Tech company Nilo is on a mission is to see ‘the end of waste’ by providing a way for all plastic to be processed and repurposed on a global scale. They are developing technology that can turn all types of plastic waste, including currently unrecyclable ocean and landfill plastic, into industrial adhesives that have a number of applications including the manufacturing of wood boards, plywood, MDF, and laminated products. The patented process is clean and low energy, with the potential to combine with other waste streams such as construction and demolition waste, wood, textiles, and e-waste.

They are also working to produce high-strength roading solutions that improve not only the environmental but economic and safety aspects of the roading and pavement industry. At the end of their use, all of Nilo’s products can be granulated and re-processed into new products, creating a circular economy where plastic waste is the most valuable resource. Read more


In partnership with Vector, the Business School’s Centre for Innovation and Entrepreneurship hosted and facilitated Climathon. Joining thousands of participants in over 100 other cities around the world, 155 Auckland participants embarked on a 24-hour ideas hack, creating solutions to some of the world’s most pressing problems. Participants proposed solutions such as a new channel for battery recycling and countering the use of diesel generators by providing an alternative solution to mobile power supply. Participants were offered the opportunity to take part in a 12-week programme to take their idea further.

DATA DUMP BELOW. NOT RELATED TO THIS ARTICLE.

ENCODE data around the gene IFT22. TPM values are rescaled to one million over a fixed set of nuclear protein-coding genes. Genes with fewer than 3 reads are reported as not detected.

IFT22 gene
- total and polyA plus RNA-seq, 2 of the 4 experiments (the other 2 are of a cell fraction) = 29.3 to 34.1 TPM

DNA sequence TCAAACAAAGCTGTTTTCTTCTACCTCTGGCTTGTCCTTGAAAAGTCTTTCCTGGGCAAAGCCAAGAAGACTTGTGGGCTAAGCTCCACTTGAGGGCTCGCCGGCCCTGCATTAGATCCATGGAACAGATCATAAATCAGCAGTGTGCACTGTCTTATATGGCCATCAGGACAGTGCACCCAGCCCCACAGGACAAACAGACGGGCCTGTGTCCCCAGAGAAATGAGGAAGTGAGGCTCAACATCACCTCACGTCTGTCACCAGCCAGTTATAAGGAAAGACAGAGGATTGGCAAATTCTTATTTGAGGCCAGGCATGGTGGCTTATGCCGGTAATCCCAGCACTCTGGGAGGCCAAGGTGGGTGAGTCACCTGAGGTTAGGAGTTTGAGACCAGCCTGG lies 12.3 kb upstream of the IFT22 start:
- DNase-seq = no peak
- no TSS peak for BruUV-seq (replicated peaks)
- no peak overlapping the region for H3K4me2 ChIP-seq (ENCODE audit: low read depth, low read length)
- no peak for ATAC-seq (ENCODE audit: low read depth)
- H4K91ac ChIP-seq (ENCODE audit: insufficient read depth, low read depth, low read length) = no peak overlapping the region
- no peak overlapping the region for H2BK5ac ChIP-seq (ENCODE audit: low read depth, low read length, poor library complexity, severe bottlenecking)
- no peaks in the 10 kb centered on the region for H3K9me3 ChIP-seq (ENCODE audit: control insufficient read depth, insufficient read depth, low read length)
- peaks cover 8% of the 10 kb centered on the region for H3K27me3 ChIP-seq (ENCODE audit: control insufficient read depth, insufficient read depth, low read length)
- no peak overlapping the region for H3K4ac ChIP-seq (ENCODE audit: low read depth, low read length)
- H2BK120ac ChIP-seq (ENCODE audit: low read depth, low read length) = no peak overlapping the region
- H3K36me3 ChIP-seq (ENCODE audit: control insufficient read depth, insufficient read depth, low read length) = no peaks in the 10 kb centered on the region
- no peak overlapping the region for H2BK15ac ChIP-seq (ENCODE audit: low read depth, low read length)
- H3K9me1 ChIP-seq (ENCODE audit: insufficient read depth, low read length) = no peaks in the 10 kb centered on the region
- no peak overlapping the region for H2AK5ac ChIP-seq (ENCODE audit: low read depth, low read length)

Results of the inaugural Auckland Climathon

Think pieces developed around Climathon:

What climate change will do to our forests
The problem with trickle-down sustainability
Close the gender gap in climate change policy
Time for Auckland to harness renewable energy
Solving Traffic without relying on motorways
Auckland must prepare for climate change now
Reducing pressure on Auckland’s estuaries

Solve it with 5G – Solving sustainability problems with 5G

Solve It with 5G is a week-long innovation sprint, administered by the Business School’s Centre for Innovation and Entrepreneurship, designed to get participants to think, ideate and create solutions to sustainability problems with 5G technology. Read more




Vertus Energy – Making fossil fuels extinct

Vertus Energy is a biofuel start-up co-founded by University of Auckland alumnus Freddy Gonzalez. Their technology revolutionises the production of green fuel by making the process of converting methane released from sludge, manure, and other organic waste into renewable energy faster and more efficient. 

Freddy, who is the Chief Engineer at Vertus Energy, explains “There are currently three main ways of generating renewable natural gas (RNG), all of which have flaws that limit their potential. Anaerobic digestion, the most common way of producing RNG, has a large footprint, low yield, is slow, and is currently propped up by government subsidies. With our proprietary technology, anaerobic digestion can deliver up to 60% more energy three times faster, enabling it to become a truly sustainable option for the planet. Read more


Vortex Power Systems – generating clean electricity from heat waste

University of Auckland spin-out company ,Vortex Power Systems has created a revolutionary technology, converting low grade waste heat into clean electricity by generating and harnessing the power of an atmospheric vortex. Read more


Generation Changemakers- Study abroad students learn to become global changemakers 

 The University of Auckland’s latest cohort of inbound study abroad and exchange students have embraced the opportunity to learn about innovation and entrepreneurship as tools to address climate issues. Students were given the opportunity to participate in the University’s Generation Changemakers programme, organised by the International Office in partnership with the Business School’s Centre for Innovation and Entrepreneurship (CIE).  

Study abroad students are from a wide variety of subject disciplines and while in New Zealand will take courses that can be credited towards their degree at home. The latest Generation Changemakers cohort have come from more than 49 different universities in Australia, Belgium, Canada, China, Denmark, Germany, Ireland, Japan, Sweden, USA and more.  Read more